“Modeling” refers to the creation of a digital version of your real-world object that will be used to replace that object in the final product. The digital version of the object needs to be very realistic and detailed.

For example, if you’re creating a car in a movie and you need to model the body of the car in order to replace the real-world body in the final product, the body of the car needs to be 100% accurate. The same applies to modeling any other physical object in the movie.

If you’re making a video game or animated movie, the more accurate your models are, the better the final product will look. In addition to modeling, you also need to create digital versions of all the elements that go into your real-world objects.

For example, you need to create digital versions of the wheels, tires, lights, engine, etc. These items are called “assets” and they need to be created with the same level of detail as your models. You can have assets of any type: 2D images, 3D models, textures, sounds, animations, etc.

In the film industry, R&D refers to the process of development and production of visual effects and motion picture animation. Most often used in the context of feature films, the term “visual effects” includes the processes of creating the final composite of a set piece such as the background or foreground of a shot, the 3D models and animation for a set, matte paintings, special effects, optical effects, and more.

Motion picture animation involves creating the visual effects and motion for a motion picture.

R&D is not restricted to film; it can also include computer animation. The process of motion picture animation begins with a storyboard. Storyboards are the preliminary drawings that visualize a scene from start to finish, showing all of the actions and camera angles for a sequence of scenes.

The storyboard is then used as a guide for the design and creation of a three-dimensional model or animated figure. A director, producer, and other members of the creative team use these tools to come up with the visual style and theme of a motion picture.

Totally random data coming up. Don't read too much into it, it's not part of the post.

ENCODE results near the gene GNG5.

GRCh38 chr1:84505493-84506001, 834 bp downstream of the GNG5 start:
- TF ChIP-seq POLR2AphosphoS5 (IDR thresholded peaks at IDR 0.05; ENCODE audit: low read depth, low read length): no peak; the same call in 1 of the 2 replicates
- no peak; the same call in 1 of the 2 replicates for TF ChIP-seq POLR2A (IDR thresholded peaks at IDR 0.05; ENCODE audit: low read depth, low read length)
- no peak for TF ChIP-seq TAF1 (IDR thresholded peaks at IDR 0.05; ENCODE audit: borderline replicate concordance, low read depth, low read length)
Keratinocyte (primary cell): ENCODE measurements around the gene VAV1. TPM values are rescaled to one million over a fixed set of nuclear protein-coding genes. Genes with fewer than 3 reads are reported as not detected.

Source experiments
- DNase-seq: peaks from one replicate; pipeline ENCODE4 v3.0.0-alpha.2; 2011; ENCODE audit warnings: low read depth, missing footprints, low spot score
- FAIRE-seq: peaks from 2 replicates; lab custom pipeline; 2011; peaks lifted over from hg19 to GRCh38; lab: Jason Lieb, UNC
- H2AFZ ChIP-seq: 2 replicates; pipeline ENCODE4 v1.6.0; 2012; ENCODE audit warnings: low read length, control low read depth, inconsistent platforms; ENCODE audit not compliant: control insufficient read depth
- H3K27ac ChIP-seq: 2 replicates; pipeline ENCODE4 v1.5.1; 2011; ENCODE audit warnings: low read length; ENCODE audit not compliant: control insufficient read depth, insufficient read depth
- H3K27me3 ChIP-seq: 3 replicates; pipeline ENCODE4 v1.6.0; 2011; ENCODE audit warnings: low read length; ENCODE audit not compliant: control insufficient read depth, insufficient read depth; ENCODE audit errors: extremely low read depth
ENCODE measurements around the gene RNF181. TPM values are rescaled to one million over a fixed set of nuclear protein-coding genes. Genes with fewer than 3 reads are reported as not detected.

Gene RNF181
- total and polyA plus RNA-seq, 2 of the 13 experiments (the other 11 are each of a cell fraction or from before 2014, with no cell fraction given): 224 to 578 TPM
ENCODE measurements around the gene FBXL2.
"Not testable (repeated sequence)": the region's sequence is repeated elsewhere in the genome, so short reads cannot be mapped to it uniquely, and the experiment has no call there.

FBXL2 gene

A common problem in visual effects is called “rigging”. A “rig” is a complicated device that controls, moves, rotates, or otherwise manipulates a character or object in the virtual world of a movie, video game, etc.

This is usually done using a computer program. To the untrained eye, the end result might look as though it was created by magic. However, many animators and artists spend weeks, months, or even years learning how to rig a character or object.

So why does a rigger do what they do? If you have ever watched a movie where there are visual effects and you noticed how unrealistic something looked, that's because it was rigged.

When a character walks, you notice how their legs are moving in a way that doesn’t make sense, but a rigging expert can do that for you.

What is Animation?

When we animate things in movies, it's usually a sign of something special going on in the movie. For example, when someone flies off the roof of a building and falls to his death, that's a pretty dramatic moment.

If you think about it, when a character flies off the roof of a building and falls to his or her death, it's actually quite realistic because we don't see it very often. And yet when it happens, it's an incredibly dramatic moment and makes people stop and watch.

It's similar to how many of us are affected by a sudden burst of laughter or a funny story. It's an instant response that draws us in.

That's what animation is all about: drawing us into your story. We're interested in how a character responds to something, and it's fun to see how things develop. Animation is the art of drawing pictures to make a story happen. It's not limited to movies or TV shows, but it's probably the most well-known form of animation.

It's also one of the oldest forms of animation. It's been around for more than 100 years. In the 1920s, animation was very different than it is today. There were no computers, no special effects, and no special characters. In fact, when animation began, it was pretty crude.

It looked like this: Nowadays, we can do so much more with animation. We can have special effects, 3D environments, and animated characters.

FX and Simulation

What's the difference between simulation and FX? While both are used to create the look of the movie world, they are slightly different in how they are used. FX is used to create a realistic look to the scenes.